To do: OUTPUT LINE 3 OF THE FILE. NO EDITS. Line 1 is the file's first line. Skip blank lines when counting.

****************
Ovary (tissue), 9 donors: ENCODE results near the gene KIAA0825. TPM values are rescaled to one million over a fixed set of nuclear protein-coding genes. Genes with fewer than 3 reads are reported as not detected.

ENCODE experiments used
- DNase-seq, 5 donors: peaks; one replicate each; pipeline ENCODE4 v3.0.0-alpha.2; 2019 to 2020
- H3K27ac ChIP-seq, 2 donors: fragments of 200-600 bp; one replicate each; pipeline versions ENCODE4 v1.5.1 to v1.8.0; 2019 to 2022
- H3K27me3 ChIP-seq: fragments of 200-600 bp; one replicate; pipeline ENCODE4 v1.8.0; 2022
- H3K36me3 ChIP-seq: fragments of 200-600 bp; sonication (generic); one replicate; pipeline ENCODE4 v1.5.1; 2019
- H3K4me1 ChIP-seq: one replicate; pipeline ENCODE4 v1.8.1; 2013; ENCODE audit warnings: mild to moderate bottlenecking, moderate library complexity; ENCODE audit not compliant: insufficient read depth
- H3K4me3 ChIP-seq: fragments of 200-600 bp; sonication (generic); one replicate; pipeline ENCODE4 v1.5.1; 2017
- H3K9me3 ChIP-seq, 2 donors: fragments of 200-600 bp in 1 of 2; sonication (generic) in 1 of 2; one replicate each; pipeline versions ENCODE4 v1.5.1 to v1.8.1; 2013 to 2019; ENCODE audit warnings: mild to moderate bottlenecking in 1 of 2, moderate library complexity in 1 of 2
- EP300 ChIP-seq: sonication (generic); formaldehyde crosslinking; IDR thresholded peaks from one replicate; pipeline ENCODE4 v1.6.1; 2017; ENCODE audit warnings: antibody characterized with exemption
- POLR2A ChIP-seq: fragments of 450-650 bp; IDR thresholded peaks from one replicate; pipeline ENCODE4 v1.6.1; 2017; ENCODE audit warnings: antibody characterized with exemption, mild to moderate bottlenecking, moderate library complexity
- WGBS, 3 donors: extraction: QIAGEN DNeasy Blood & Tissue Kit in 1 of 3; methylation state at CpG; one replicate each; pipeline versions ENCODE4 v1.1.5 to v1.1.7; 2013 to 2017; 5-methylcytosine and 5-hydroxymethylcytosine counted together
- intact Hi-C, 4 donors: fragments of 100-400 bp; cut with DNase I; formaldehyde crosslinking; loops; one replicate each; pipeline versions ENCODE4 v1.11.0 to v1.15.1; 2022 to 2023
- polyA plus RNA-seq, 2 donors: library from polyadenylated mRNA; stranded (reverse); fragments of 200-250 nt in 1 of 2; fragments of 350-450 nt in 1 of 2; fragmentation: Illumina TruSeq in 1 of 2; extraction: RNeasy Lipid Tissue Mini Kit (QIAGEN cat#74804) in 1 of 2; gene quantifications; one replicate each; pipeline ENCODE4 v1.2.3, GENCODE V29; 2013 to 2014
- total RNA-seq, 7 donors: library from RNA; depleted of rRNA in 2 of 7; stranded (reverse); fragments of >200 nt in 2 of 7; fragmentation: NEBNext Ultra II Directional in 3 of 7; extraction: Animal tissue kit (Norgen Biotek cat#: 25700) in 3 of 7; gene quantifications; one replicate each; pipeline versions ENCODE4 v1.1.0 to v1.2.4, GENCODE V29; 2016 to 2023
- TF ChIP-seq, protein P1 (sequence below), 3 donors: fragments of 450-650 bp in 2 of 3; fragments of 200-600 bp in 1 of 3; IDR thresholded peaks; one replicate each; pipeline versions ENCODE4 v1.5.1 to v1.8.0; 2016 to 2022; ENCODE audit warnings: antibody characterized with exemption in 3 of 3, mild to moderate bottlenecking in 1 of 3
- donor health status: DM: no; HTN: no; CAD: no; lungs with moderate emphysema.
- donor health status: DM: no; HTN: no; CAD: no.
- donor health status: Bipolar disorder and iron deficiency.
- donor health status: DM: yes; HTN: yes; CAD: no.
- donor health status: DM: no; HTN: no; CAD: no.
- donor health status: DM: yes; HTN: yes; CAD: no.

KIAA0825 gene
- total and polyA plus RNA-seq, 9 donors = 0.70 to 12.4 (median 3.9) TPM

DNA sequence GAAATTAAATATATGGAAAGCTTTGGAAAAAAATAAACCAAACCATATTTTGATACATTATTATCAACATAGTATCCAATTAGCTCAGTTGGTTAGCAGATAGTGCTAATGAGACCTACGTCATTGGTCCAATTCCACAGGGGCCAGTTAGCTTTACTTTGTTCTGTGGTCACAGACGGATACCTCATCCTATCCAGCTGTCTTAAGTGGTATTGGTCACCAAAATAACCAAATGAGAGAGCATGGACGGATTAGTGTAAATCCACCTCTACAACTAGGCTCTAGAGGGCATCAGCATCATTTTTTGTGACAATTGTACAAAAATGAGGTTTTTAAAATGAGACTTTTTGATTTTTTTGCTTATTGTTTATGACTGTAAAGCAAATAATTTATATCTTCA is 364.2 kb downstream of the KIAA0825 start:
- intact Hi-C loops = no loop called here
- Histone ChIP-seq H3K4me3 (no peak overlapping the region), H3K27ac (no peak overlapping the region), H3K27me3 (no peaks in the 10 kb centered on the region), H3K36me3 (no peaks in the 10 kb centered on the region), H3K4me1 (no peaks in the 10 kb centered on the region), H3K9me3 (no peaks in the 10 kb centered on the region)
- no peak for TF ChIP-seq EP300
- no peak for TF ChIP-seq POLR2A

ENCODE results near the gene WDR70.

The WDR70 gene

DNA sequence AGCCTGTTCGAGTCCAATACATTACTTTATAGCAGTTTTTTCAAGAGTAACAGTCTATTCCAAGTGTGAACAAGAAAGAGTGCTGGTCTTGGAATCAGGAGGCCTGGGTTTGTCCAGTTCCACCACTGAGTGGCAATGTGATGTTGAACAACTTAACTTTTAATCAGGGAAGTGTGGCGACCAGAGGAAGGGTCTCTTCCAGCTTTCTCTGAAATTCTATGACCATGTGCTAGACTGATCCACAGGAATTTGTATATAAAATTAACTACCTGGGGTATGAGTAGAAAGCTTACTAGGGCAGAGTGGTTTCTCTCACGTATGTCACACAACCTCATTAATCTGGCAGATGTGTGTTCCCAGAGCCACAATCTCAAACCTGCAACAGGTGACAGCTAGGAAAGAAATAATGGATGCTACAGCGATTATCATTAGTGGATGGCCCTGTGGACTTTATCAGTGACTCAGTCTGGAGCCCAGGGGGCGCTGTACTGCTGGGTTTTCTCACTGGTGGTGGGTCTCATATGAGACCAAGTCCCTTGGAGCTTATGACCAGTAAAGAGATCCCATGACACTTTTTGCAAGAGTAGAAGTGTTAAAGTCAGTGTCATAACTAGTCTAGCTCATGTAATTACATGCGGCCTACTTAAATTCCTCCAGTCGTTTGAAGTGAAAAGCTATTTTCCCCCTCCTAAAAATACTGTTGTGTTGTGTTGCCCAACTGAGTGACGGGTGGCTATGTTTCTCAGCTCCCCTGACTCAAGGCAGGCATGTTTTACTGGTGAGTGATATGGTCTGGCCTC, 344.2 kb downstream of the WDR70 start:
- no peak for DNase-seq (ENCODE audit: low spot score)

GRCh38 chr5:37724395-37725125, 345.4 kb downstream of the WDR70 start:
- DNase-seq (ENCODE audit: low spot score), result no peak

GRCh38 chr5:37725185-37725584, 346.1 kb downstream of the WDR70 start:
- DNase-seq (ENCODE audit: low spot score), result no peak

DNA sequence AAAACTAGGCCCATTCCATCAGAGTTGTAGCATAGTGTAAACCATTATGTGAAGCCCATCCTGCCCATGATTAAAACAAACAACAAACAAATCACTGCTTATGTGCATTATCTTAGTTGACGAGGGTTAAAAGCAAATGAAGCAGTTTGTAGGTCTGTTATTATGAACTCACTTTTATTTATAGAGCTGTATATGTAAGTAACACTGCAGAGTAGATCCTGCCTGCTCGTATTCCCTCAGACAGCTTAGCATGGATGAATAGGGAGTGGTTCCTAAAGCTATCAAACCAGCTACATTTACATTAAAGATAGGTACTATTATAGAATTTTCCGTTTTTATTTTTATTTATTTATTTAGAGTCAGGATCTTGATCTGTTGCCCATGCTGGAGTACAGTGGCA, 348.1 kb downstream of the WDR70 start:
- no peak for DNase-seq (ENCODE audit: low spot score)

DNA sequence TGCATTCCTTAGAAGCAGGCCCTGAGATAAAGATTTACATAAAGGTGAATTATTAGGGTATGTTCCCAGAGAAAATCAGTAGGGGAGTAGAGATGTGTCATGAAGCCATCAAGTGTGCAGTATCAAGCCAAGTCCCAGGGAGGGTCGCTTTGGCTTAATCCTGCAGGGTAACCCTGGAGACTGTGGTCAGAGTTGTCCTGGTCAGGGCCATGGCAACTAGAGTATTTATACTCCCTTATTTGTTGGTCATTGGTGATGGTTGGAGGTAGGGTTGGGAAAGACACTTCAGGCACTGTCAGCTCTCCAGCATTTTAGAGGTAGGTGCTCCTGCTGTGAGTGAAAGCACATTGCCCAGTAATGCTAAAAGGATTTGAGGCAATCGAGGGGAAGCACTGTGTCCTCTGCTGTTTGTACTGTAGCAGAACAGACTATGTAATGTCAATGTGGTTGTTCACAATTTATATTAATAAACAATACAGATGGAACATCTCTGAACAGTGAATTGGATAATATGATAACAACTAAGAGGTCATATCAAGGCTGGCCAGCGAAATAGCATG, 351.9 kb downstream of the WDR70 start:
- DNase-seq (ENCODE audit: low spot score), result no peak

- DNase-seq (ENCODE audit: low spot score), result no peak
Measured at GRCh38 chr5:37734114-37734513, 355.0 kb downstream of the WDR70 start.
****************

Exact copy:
- DNase-seq, 5 donors: peaks; one replicate each; pipeline ENCODE4 v3.0.0-alpha.2; 2019 to 2020